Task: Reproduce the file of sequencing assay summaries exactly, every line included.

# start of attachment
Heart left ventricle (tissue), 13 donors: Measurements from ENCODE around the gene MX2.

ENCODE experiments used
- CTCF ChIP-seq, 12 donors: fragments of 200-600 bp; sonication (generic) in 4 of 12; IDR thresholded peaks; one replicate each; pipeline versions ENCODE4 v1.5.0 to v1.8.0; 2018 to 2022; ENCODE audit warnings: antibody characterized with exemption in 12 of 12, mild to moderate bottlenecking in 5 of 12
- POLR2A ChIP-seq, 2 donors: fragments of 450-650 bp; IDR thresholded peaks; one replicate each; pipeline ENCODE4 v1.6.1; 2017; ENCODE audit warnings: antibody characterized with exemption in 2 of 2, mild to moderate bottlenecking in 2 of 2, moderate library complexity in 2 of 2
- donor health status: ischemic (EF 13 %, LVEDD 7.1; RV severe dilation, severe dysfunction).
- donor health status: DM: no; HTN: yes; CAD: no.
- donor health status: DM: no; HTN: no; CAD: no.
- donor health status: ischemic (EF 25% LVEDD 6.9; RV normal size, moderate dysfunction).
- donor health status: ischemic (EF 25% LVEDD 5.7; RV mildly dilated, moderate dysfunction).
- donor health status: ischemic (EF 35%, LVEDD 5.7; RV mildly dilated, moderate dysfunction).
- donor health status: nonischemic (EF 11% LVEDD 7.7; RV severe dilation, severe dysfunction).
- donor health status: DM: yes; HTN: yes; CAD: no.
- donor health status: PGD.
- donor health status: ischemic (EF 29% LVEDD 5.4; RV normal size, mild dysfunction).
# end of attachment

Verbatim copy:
Heart left ventricle (tissue), 13 donors: Measurements from ENCODE around the gene MX2.

ENCODE experiments used
- CTCF ChIP-seq, 12 donors: fragments of 200-600 bp; sonication (generic) in 4 of 12; IDR thresholded peaks; one replicate each; pipeline versions ENCODE4 v1.5.0 to v1.8.0; 2018 to 2022; ENCODE audit warnings: antibody characterized with exemption in 12 of 12, mild to moderate bottlenecking in 5 of 12
- POLR2A ChIP-seq, 2 donors: fragments of 450-650 bp; IDR thresholded peaks; one replicate each; pipeline ENCODE4 v1.6.1; 2017; ENCODE audit warnings: antibody characterized with exemption in 2 of 2, mild to moderate bottlenecking in 2 of 2, moderate library complexity in 2 of 2
- donor health status: ischemic (EF 13 %, LVEDD 7.1; RV severe dilation, severe dysfunction).
- donor health status: DM: no; HTN: yes; CAD: no.
- donor health status: DM: no; HTN: no; CAD: no.
- donor health status: ischemic (EF 25% LVEDD 6.9; RV normal size, moderate dysfunction).
- donor health status: ischemic (EF 25% LVEDD 5.7; RV mildly dilated, moderate dysfunction).
- donor health status: ischemic (EF 35%, LVEDD 5.7; RV mildly dilated, moderate dysfunction).
- donor health status: nonischemic (EF 11% LVEDD 7.7; RV severe dilation, severe dysfunction).
- donor health status: DM: yes; HTN: yes; CAD: no.
- donor health status: PGD.
- donor health status: ischemic (EF 29% LVEDD 5.4; RV normal size, mild dysfunction).